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Related to strongyloidosis: taeniasis, onchocerciasis


infection with Strongyloides stercoralis. The worms usually inhabit the small intestines, causing intestinal strongyloidiasis with diarrhea and ulceration of the mucosa. At a later stage in their life cycle they may penetrate the skin and be carried to the lungs, causing pulmonary strongyloidiasis with hemorrhaging. Called also strongyloidosis.


Infection with soil borne nematodes of the genus Strongyloides, considered to be a parthenogenetic parasitic female. Larvae passed to the soil develop through four larval instars to form free-living adults or develop from first and second free-living stages into infective third-stage strongyliform or filariform larvae, which penetrate the skin or enter the buccal mucosa through drinking water. Infection can occur by larvae of a new generation developed in the soil (indirect cycle), by infective larvae developed without an intervening adult stage (direct cycle), or by larvae that develop directly in the feces within the intestine of the host, penetrate the mucosa, and pass by blood/lung sputum migration back to the intestine (autoreinfection); most serious human infections and nearly all fatalities result from autoreinfection and subsequent disseminated infection, which commonly follow immunosuppression by steroids, adrenocorticotropic, or other immunosuppressive agents. Autoreinfection also may develop in patients with AIDS.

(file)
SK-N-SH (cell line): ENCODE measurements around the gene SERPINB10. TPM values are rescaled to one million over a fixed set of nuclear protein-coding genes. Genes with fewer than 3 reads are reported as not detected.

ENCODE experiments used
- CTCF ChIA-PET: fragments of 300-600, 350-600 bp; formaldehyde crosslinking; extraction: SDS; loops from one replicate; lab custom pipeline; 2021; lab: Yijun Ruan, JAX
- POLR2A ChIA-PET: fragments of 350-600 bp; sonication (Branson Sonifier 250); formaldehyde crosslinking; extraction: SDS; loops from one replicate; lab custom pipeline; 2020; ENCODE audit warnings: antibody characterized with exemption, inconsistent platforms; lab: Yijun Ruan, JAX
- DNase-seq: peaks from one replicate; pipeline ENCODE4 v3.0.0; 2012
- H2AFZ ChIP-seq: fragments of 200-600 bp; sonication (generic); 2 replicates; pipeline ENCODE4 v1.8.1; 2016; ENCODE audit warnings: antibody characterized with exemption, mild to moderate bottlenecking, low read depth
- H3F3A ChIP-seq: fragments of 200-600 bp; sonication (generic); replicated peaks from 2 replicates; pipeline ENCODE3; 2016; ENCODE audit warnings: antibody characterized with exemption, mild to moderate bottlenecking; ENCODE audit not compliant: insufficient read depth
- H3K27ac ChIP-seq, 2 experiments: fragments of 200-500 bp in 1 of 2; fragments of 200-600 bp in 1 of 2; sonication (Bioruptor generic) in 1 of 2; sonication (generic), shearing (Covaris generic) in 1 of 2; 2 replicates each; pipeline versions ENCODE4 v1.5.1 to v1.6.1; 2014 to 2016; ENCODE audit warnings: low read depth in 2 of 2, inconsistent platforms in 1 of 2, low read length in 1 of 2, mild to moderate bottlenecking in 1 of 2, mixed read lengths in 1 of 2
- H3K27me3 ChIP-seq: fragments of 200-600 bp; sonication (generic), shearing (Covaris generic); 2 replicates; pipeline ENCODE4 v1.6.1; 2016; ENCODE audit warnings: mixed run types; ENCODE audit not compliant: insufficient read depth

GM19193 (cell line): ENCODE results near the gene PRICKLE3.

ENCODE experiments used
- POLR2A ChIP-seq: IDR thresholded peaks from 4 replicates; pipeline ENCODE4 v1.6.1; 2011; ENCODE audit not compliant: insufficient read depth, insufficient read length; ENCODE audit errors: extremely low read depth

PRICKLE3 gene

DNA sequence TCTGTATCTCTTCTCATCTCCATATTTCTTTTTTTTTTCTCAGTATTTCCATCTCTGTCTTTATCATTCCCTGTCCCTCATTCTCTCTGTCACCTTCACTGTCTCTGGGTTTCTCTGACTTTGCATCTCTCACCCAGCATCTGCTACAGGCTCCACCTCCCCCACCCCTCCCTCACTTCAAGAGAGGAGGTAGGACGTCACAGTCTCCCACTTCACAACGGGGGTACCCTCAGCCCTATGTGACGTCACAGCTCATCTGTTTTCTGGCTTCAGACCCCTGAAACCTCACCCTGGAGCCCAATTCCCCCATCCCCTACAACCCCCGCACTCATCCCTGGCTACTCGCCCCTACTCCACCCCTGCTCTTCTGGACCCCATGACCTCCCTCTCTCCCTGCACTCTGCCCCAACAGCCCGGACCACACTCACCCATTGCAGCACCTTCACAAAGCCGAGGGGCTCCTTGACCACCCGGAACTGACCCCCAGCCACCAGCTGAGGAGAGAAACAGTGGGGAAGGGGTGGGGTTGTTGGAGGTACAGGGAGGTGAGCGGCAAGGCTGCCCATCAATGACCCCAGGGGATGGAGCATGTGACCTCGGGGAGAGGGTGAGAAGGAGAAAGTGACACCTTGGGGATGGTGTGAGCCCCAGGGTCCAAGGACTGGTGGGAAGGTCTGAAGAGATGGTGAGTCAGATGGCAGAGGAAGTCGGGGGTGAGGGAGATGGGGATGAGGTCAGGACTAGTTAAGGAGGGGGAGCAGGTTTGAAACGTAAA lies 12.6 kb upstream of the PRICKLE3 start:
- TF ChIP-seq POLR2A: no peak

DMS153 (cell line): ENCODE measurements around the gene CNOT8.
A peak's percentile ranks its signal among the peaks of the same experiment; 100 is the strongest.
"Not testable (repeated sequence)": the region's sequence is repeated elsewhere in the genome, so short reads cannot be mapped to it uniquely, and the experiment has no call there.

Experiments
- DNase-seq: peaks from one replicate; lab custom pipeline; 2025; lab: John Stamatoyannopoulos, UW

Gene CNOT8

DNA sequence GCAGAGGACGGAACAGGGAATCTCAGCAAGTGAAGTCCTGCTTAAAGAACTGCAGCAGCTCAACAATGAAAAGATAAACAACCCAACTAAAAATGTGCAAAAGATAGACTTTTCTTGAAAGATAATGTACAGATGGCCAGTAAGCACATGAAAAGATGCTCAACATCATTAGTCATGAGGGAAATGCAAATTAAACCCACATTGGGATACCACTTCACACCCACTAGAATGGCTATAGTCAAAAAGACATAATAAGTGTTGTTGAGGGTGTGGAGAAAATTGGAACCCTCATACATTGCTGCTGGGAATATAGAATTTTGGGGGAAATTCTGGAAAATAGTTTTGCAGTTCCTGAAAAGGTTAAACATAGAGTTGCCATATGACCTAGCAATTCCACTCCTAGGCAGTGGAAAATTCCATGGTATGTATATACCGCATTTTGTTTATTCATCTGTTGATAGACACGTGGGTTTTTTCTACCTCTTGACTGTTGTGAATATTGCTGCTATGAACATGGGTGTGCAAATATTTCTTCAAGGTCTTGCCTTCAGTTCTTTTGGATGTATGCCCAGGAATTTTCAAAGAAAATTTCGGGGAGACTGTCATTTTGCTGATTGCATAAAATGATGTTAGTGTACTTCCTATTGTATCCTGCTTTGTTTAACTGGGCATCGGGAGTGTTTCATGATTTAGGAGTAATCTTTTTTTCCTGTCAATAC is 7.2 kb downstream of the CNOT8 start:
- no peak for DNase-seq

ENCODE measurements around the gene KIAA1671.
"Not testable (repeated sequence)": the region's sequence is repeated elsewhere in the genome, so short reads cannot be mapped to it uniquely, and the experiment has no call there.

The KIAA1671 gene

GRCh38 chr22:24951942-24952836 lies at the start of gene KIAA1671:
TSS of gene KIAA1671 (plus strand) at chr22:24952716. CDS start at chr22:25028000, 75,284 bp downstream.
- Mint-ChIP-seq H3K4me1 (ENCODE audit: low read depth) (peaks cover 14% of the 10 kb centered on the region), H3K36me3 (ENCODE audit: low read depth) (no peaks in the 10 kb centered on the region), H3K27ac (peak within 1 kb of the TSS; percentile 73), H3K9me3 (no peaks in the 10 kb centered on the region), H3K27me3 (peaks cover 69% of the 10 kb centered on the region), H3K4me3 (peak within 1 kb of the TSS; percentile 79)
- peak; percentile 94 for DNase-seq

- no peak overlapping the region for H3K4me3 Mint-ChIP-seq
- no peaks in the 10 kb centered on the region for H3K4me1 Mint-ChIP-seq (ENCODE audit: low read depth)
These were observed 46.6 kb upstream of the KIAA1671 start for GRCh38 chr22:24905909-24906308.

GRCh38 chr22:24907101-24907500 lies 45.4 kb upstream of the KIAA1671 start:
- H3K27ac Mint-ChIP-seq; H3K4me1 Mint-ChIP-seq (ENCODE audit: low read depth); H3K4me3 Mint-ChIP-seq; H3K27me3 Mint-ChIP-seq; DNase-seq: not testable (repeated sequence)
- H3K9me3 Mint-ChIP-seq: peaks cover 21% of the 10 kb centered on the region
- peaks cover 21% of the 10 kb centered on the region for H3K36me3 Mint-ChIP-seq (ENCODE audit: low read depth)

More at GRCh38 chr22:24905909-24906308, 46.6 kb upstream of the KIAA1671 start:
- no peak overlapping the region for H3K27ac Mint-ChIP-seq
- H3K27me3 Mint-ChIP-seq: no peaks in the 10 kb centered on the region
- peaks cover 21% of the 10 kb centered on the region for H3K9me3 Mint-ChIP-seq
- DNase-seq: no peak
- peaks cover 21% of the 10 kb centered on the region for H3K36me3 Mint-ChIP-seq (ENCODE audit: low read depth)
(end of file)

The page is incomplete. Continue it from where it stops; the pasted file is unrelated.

Synonym(s): strongyloidosis


/stron·gy·loi·do·sis/ (-do´sis) strongyloidiasis.

strongyloidosis, strongyloidiasis

infestation with the nematode strongyloides, a parasite of the small intestine. Can cause dermatitis and balanoposthitis due to percutaneous entry, or diarrhea when the intestinal infection is very heavy. In kangaroos it is a stomach parasite causing gastritis. Strongyloides papillosus may be associated with the introduction of organisms into the skin of the feet, causing footrot.